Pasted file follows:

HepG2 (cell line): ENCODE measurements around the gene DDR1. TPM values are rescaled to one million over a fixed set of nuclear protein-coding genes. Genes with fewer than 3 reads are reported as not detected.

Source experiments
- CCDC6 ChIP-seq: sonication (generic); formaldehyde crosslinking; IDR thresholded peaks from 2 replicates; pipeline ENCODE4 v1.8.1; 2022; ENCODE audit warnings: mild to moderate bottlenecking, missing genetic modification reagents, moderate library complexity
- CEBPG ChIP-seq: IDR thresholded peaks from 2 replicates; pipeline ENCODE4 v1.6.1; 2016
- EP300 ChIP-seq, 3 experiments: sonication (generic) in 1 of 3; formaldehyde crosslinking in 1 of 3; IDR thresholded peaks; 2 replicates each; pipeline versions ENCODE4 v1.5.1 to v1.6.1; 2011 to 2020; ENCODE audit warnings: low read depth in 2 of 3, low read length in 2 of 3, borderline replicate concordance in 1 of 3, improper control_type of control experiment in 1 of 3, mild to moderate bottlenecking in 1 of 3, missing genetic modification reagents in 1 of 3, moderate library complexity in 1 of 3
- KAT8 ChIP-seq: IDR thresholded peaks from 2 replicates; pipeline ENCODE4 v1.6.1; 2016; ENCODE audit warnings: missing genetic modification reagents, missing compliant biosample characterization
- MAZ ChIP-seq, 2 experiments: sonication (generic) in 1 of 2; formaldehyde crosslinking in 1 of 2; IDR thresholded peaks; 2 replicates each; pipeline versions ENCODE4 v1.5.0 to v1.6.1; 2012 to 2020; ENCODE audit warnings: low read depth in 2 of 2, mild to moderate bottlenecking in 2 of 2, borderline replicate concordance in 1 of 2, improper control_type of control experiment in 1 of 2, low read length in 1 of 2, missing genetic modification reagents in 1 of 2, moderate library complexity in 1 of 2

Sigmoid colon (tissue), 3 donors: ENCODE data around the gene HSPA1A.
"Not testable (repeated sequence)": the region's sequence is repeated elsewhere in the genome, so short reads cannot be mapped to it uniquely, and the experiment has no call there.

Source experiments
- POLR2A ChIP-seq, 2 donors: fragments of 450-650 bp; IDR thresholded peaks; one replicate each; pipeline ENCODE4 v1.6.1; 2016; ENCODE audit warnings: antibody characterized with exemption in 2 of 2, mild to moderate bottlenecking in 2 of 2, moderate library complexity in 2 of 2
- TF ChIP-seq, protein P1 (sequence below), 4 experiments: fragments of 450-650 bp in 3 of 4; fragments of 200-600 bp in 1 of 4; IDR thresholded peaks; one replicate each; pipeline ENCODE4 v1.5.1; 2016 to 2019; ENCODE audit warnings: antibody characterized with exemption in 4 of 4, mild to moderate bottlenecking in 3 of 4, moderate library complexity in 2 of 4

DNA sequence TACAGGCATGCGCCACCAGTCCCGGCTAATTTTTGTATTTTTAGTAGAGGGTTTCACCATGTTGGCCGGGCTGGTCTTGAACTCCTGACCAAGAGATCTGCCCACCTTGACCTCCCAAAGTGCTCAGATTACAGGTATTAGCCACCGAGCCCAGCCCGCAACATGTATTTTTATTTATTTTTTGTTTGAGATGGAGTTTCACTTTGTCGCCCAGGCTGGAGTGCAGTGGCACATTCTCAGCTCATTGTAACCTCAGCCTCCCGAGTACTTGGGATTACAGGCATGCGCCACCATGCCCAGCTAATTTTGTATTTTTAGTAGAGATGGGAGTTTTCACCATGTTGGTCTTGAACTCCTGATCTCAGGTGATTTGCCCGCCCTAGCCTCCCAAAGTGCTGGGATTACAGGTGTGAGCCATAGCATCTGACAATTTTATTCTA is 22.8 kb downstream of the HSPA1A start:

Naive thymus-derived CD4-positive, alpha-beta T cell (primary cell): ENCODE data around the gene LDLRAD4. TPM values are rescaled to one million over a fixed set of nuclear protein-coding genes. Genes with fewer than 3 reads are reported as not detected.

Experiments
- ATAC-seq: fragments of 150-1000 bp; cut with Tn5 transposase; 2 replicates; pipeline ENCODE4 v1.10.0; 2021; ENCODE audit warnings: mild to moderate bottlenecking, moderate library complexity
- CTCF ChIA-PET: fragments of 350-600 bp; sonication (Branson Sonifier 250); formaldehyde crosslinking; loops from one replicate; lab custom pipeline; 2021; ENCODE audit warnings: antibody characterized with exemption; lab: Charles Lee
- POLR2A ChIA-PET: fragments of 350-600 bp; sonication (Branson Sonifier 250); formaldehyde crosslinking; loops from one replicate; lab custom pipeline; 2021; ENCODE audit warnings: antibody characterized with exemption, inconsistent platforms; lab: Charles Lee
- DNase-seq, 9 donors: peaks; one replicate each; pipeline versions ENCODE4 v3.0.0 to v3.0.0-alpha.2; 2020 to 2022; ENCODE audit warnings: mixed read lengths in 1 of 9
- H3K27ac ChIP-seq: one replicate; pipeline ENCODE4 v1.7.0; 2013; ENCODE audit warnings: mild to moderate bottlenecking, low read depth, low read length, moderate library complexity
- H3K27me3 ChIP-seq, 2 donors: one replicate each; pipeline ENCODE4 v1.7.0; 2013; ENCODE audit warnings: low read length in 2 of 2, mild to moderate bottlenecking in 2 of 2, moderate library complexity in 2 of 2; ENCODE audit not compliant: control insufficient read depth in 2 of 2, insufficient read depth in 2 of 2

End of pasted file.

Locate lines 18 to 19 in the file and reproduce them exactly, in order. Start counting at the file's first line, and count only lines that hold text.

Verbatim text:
- POLR2A ChIA-PET: fragments of 350-600 bp; sonication (Branson Sonifier 250); formaldehyde crosslinking; loops from one replicate; lab custom pipeline; 2021; ENCODE audit warnings: antibody characterized with exemption, inconsistent platforms; lab: Charles Lee
- DNase-seq, 9 donors: peaks; one replicate each; pipeline versions ENCODE4 v3.0.0 to v3.0.0-alpha.2; 2020 to 2022; ENCODE audit warnings: mixed read lengths in 1 of 9